An ANA report has three parts: (1) a positive or negative result; (2) if positive, what the titer is; and (3) the pattern of fluorescence.


ANA patterns. Titers and patterns can vary between laboratory testing sites, most likely because of variation in the methodology used. The commonly recognized patterns are:



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Homogeneous — indicates uniform nuclear fluorescence due to antibody directed against nucleoprotein. 


Peripheral — fluorescence at the edges of the nucleus in a shaggy appearance. Anti-DNA antibodies cause this pattern. 


Speckled — results from antibody directed against different nuclear antigens.


Nucleolar — results from antibody directed against a specific RNA configuration of the nucleolus or antibody specific for proteins necessary for maturation of nucleolar RNA. Nucleolar ANA is seen in patients with systemic sclerosis.


The homogeneous pattern is commonly observed in the general population, and low-positive titers are rarely meaningful. Be aware that a number of significant conditions cause a positive ANA result, such as drug-induced lupus; irritable bowel disease; malignancy; advancing age; viral infections, especially hepatitis C; and other rheumatologic autoimmune diseases.

The clinician should have a high index of suspicion before ordering ANA testing, or he or she will be left to worry about a laboratory result. Too often, the busy clinician who is presented with an array of vague symptoms — from fatigue to low-grade fever to various arthralgias — orders laboratory studies that include an ANA determination. When the result is positive, an unfortunate chain of events may be set off.

Many patients are told that they might have lupus and they are referred to rheumatology. Patients pass their time reading about SLE on the Internet, so that by the time they are seen in rheumatology, the cart is far ahead of the horse, and their anxiety level is high. Requesting a consult with a specialist for a laboratory test is not an appropriate referral, and yet it happens every day. This practice wastes time and money and leads to patient anxiety.

Only 1% of ANA results will be true positives for SLE, and the patient’s clinical picture must fit the diagnosis as well. A rheumatologist is usually needed to make a firm diagnosis of SLE, but many referrals to rule out lupus could be avoided.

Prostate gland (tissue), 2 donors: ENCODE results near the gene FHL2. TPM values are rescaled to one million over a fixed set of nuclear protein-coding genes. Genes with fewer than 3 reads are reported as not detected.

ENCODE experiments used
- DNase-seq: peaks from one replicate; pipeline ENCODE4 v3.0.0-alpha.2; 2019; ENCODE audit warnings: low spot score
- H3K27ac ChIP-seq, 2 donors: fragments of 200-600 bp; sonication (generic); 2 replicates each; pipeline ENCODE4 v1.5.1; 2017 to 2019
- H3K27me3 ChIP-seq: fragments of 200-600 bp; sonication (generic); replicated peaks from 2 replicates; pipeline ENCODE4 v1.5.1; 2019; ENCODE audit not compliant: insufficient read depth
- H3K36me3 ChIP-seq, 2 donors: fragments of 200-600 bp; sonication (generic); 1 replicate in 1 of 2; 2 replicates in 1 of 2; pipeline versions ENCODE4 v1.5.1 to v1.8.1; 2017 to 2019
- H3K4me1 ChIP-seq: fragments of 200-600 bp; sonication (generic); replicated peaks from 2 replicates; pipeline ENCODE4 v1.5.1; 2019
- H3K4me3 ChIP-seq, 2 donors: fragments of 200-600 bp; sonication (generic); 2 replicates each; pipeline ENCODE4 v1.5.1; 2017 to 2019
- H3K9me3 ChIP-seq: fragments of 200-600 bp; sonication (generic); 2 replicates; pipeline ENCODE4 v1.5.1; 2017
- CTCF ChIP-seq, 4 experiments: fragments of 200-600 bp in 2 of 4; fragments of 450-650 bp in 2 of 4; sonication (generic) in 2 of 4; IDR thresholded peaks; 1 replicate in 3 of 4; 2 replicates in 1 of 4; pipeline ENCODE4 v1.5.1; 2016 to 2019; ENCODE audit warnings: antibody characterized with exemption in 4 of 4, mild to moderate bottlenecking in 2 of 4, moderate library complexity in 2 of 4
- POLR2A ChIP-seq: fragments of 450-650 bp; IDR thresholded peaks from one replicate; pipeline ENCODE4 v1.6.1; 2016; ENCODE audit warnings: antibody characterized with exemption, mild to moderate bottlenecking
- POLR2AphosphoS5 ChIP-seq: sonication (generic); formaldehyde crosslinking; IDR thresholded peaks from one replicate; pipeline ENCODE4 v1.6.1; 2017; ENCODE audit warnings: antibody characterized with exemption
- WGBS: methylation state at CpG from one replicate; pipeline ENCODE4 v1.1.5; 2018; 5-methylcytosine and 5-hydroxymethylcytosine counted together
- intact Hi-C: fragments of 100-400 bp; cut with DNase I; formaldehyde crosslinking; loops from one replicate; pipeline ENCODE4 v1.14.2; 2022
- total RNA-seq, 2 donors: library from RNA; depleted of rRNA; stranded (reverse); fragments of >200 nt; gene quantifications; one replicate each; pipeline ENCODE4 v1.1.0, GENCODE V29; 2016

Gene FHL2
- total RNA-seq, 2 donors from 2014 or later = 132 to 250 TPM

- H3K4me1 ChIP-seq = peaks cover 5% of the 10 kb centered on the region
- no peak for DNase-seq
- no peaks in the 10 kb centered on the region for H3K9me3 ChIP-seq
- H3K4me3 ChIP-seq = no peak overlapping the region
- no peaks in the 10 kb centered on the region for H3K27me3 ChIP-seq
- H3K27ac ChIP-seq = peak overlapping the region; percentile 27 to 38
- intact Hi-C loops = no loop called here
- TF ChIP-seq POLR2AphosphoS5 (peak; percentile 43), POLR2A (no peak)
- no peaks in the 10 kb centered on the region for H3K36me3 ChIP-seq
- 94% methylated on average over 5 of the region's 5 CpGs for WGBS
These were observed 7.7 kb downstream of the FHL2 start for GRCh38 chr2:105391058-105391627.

The need for such diagnostic procedures as skin, nerve, or kidney biopsy will often require other subspecialists. A rheumatologist is best qualified to manage cases of authentic lupus. There are many regional autoimmune centers in academic medical centers with large lupus cohorts and multispecialty expertise.


Clinical features and types of lupus


While there are classification criteria for SLE (Table 2), the essential features when considering the diagnosis are: 


  • Age: onset after puberty

  • Population affected: most common in black and Hispanic women in their 20s and 30s 

  • Core features: photosensitive rashes, polyarthritis (not mere arthralgias) of the hands, and nephritis often noticed first

  • Core labs: persistent or large amount of protein in the urine

  • Autoantibody formation quantified by a significantly positive ANA determination (generally felt to be >1:640)


 

The populations in which the preponderance of this disease burden will be found are young black and Hispanic women. Native American women are a third group in which the disease expresses uniquely. Men also develop lupus; it is especially severe in black and Hispanic men. Caucasians are also affected. Older persons can develop SLE as well, but they are outliers on the general epidemiologic curve. 


Although there is a strong familial aggregation, most cases are sporadic. SLE may occur with such other autoimmune conditions as thyroiditis, hemolytic anemia, and idiopathic thrombocytopenia purpura.


Special-case lupus 


Discoid lupus (Figure 1) is a chronic rash typically found on the face and scalp that has characteristic skin findings and is generally ANA-negative. Fewer than 5% of cases progress to SLE.


Subacute cutaneous lupus erythematosus (SCLE) (Figure 2) is often mistaken for a severe fungal rash because it is scaly. Fifty percent of SCLE patients will test positive for ANA, and 50% of patients with SCLE will have SLE. 


Drug-induced lupus is a reactive form of the diseease that develops in response to specific drugs. The presentation consists primarily of arthritis and serositis, such as pleuritis or pericarditis. Patients test positive for ANAs. The condition resolves with cessation of the culprit drug (See “Drugs associated with lupus,” below).